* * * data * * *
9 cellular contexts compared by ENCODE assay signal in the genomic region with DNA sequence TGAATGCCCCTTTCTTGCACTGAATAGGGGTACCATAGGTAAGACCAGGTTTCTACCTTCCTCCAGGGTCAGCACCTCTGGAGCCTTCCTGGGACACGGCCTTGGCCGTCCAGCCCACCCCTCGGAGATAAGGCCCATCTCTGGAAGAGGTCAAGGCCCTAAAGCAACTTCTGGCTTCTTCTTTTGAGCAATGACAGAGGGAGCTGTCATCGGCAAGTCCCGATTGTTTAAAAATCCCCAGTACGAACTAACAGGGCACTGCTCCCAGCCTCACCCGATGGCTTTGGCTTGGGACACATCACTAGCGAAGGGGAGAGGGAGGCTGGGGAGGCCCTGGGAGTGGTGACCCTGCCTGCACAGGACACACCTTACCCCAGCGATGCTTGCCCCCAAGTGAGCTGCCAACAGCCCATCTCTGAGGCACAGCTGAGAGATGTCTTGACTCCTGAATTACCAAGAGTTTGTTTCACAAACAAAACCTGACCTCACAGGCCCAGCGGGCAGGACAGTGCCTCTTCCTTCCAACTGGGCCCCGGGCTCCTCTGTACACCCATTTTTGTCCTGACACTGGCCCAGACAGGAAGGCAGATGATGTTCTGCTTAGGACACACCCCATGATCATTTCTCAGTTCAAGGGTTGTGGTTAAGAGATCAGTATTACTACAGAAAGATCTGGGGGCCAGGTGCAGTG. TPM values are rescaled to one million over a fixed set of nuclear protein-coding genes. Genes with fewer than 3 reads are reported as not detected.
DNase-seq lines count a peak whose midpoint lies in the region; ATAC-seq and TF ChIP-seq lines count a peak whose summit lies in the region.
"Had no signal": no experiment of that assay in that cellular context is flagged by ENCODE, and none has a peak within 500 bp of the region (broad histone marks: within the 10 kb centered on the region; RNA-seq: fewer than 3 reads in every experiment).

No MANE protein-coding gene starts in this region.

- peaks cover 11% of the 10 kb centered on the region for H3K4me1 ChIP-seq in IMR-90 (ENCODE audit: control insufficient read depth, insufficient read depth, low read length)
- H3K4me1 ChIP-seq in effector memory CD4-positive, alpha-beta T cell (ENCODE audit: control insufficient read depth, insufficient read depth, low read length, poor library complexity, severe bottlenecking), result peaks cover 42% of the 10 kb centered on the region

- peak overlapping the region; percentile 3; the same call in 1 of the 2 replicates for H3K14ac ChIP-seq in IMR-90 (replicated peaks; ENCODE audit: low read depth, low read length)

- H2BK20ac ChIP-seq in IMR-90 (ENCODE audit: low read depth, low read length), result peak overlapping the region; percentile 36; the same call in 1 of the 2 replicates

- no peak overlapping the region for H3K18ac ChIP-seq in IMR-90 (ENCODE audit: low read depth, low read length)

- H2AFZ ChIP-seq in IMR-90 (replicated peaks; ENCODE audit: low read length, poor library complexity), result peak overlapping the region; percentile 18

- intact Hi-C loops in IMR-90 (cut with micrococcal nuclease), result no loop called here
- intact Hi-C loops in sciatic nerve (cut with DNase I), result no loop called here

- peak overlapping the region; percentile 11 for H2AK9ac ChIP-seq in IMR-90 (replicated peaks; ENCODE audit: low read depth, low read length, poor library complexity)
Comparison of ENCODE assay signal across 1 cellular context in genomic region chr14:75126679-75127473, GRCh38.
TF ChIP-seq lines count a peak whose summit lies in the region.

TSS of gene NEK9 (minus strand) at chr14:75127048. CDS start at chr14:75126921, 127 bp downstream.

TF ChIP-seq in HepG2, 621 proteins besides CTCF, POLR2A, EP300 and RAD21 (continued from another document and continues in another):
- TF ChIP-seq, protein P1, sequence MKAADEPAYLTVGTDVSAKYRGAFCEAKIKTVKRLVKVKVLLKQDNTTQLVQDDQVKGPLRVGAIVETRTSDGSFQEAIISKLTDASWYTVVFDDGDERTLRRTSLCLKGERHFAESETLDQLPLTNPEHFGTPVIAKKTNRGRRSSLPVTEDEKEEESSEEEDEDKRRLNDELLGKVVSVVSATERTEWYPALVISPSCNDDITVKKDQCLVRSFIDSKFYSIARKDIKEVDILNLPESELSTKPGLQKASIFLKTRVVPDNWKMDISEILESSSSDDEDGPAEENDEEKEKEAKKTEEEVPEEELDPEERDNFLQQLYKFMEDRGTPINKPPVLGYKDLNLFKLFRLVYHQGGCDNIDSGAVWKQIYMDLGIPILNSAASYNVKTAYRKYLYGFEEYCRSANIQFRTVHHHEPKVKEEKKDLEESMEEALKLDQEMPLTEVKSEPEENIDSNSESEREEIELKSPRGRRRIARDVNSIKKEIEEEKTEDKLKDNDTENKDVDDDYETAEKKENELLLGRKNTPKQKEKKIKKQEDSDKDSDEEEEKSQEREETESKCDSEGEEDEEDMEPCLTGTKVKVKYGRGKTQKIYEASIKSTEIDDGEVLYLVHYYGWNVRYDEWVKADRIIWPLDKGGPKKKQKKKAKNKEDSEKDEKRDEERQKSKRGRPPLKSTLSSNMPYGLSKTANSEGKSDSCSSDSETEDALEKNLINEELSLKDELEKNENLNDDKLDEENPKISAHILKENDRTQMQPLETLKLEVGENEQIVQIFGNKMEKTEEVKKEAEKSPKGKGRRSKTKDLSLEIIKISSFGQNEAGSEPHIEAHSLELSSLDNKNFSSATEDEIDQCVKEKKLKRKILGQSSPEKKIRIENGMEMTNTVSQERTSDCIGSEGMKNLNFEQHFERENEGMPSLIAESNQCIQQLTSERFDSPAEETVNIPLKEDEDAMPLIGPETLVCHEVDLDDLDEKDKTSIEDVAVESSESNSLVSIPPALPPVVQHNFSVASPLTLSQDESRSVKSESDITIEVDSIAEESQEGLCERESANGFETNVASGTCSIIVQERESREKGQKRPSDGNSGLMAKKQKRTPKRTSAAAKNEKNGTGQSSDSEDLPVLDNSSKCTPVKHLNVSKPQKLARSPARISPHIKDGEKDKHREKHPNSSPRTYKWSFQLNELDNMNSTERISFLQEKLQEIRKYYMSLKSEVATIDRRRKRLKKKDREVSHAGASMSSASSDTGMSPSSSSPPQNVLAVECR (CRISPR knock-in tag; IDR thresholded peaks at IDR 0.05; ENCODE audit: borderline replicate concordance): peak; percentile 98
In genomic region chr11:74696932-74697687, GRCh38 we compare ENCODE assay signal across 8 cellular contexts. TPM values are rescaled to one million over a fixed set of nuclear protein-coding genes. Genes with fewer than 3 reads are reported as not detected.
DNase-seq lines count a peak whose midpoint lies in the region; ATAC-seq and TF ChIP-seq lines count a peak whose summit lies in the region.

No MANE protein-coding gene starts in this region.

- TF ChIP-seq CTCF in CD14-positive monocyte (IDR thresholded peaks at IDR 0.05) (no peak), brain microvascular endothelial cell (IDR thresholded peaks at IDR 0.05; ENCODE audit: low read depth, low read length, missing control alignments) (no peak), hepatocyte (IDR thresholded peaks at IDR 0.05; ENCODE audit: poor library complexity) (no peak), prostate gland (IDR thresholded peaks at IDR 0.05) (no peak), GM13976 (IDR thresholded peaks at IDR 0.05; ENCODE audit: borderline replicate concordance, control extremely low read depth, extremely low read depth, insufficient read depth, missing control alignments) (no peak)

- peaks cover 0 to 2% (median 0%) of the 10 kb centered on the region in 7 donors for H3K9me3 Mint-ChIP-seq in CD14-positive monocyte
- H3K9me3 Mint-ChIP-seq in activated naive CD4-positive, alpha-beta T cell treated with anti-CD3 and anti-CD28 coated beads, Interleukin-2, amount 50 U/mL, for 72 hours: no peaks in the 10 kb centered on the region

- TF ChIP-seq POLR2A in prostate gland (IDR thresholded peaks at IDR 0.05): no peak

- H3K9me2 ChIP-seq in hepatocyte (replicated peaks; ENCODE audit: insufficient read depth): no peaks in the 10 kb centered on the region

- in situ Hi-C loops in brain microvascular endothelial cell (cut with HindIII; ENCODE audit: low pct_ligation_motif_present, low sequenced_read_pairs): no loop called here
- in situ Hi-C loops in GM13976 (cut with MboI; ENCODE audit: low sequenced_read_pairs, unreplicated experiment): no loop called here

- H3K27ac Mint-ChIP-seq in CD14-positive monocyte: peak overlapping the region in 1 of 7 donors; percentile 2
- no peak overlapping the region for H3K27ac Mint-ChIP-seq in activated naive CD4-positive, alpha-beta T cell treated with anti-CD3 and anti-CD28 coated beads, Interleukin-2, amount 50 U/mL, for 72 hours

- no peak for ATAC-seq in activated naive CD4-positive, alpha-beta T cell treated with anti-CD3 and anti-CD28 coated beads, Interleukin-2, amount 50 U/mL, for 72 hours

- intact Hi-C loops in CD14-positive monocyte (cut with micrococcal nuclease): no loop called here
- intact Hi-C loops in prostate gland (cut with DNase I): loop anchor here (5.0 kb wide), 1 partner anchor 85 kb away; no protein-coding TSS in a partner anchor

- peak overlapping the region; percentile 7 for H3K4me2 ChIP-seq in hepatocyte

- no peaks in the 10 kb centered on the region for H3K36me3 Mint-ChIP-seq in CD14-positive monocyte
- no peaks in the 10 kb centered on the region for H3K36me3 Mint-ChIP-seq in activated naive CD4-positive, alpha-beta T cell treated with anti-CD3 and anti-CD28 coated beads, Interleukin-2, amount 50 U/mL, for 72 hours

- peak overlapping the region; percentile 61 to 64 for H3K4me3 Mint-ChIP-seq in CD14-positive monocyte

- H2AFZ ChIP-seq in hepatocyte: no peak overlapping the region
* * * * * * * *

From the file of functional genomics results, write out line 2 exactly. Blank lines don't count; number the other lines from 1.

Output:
DNase-seq lines count a peak whose midpoint lies in the region; ATAC-seq and TF ChIP-seq lines count a peak whose summit lies in the region.